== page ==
Electricity, Arts & Crafts Movement, Art Nouveau, Suffragette Movement, Gibson Girls, Art Workers Guild, Arts & Crafts Exhibition Society, Sarah Bernhardt all defined the Aesthetic Years.
When: 1837-1901. Victoria ascended the throne on June 20, 1837 and was, at the time, the United Kingdom’s (UK) longest reigning monarch when she died on January 21, 1901. Queen Victoria ruled for 63 years and 7 months. Her reign was known as the Victorian era (Victoriana) and was subdivided into three periods, Romantic, Grand and Aesthetic, with each period triggered by major events. The Aesthetic Years, which will be covered in this blog, also known as the Late Years, runs from 1885 to 1901, when Queen Victoria passes away. While the Victorian era was specifically British, Queen Victoria’s status and the reach of the British empire caused Victoriana to be a global influence. It is important to note that there were changes in jewelry styles during the 63 years that Victoria was on the throne. However, there were also certain motifs and themes that stayed throughout her reign. Styles did not drastically change as the years went by, instead they evolved over time. What that means is that you will see certain motifs or themes that will carry over from the different periods during Victoriana. This is often known as transitional jewelry.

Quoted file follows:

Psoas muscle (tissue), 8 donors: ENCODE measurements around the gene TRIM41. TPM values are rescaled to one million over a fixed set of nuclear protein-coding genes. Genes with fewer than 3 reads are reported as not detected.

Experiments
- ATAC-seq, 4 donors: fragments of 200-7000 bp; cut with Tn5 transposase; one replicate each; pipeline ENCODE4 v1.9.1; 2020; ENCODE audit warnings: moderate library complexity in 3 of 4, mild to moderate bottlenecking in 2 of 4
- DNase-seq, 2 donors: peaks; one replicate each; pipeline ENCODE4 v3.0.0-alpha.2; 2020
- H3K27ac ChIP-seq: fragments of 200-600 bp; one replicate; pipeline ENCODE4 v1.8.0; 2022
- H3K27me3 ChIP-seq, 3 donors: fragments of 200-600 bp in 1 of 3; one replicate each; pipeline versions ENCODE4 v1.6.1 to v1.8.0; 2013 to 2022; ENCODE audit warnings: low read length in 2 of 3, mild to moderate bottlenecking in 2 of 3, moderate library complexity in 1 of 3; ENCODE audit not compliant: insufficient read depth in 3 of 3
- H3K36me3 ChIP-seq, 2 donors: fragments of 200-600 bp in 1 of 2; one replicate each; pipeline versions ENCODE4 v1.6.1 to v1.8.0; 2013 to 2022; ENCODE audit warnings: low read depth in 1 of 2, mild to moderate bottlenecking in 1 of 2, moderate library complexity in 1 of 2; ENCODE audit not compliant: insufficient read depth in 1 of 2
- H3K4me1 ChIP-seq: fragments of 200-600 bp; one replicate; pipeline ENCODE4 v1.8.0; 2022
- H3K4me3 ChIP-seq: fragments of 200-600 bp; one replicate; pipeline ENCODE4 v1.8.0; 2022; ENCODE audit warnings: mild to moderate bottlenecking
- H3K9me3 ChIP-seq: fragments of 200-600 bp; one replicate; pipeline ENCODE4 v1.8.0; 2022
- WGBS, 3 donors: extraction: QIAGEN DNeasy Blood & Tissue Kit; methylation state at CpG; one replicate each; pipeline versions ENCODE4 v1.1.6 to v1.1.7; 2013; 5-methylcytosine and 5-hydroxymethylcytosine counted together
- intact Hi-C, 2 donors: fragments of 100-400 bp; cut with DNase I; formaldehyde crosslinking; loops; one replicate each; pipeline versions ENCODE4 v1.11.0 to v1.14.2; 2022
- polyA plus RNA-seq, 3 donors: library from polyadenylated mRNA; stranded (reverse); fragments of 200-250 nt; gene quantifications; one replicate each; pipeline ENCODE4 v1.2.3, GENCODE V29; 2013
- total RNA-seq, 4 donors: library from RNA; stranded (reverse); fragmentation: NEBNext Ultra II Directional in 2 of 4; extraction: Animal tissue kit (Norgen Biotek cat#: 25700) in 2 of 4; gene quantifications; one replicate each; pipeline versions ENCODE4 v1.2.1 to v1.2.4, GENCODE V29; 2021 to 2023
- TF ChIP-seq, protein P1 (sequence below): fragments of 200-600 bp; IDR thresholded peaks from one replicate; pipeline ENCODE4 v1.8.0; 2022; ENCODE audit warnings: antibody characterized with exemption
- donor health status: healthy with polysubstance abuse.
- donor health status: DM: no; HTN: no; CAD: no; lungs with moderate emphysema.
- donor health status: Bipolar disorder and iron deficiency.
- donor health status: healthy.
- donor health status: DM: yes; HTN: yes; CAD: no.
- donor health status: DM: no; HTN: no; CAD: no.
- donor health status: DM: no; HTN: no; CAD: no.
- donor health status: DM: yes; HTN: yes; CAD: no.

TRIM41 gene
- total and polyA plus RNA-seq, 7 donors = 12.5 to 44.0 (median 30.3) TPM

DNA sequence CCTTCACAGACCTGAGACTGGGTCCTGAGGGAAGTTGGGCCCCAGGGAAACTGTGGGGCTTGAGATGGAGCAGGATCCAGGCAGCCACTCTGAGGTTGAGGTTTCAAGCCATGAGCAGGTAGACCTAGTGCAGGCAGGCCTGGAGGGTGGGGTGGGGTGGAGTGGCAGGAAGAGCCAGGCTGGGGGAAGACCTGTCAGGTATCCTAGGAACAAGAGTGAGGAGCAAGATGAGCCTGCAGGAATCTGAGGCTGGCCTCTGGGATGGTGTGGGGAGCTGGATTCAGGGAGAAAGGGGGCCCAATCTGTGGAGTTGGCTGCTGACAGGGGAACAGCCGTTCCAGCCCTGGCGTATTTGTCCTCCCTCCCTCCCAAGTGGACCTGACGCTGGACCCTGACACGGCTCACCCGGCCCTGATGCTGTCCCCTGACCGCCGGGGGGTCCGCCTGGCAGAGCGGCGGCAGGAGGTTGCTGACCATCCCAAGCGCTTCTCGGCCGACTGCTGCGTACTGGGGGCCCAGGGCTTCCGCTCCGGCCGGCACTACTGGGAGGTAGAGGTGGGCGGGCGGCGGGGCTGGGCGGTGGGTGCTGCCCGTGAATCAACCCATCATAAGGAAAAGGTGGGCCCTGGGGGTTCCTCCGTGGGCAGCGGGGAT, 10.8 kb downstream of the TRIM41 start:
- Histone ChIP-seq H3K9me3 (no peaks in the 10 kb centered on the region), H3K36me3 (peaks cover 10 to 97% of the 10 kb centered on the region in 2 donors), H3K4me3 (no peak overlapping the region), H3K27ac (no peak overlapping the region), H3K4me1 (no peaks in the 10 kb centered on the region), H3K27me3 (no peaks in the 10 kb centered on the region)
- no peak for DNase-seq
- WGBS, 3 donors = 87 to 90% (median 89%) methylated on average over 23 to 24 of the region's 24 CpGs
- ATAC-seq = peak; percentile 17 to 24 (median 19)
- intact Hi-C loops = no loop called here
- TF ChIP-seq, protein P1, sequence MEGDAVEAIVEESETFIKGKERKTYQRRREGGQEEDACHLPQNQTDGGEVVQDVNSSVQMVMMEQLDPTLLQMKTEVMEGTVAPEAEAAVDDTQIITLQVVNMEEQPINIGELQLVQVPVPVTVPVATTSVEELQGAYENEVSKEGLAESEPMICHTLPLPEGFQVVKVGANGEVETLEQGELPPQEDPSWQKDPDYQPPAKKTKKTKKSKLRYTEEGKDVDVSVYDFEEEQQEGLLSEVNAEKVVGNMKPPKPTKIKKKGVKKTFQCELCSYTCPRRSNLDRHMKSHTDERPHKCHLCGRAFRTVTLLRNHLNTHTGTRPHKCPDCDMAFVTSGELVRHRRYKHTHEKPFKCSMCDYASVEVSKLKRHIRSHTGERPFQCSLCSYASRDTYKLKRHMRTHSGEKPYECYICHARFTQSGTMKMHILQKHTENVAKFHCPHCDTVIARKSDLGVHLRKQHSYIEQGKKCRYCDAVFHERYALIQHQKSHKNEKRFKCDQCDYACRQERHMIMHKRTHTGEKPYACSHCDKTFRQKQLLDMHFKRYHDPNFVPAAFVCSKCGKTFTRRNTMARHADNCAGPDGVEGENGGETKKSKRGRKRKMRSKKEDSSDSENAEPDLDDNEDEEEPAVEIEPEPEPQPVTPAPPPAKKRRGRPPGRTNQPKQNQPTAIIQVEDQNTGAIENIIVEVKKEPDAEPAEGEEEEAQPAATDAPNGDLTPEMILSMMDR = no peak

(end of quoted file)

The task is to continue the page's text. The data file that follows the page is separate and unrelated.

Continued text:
Famous Makers: Mellerio, Boucheron, Köchert, Fontenay, Garrard, Giuliano, Castellani, Wiese, Froment-Meurice, Fontana, Robert Phillips, Fabergé, Masriera, Verver, Froment-Meurice, Boivin, Tiffany & Co.
Motifs: Sports themes, hearts, bows, birds, animal heads, horseshoes, crescent moons, stars, quatrefoils, trefoils, wishbones, owls, knots, crowns
The Look: Jewelry became smaller during this time, there was a wide diversity of styles, lighter color gemstones and pastel enamels.
Materials: Silver, Oxidized Silver, Gold, Rolled Gold, Platinum, Aquamarine, Amethyst, Diamond, Ruby, Emerald, Sapphire, Turquoise, Opal, Moonstone, Pearl, Peridot, Quartz, Chrysoberyl, Chrysoprase, Horn
By the late 19th century Britain was the most powerful country in the world, controlling about one quarter of the world in both land and people, according to Victorian-era.org. Due to the continuing Industrial Revolution, Britain was prosperous and changing socially at a rapid rate.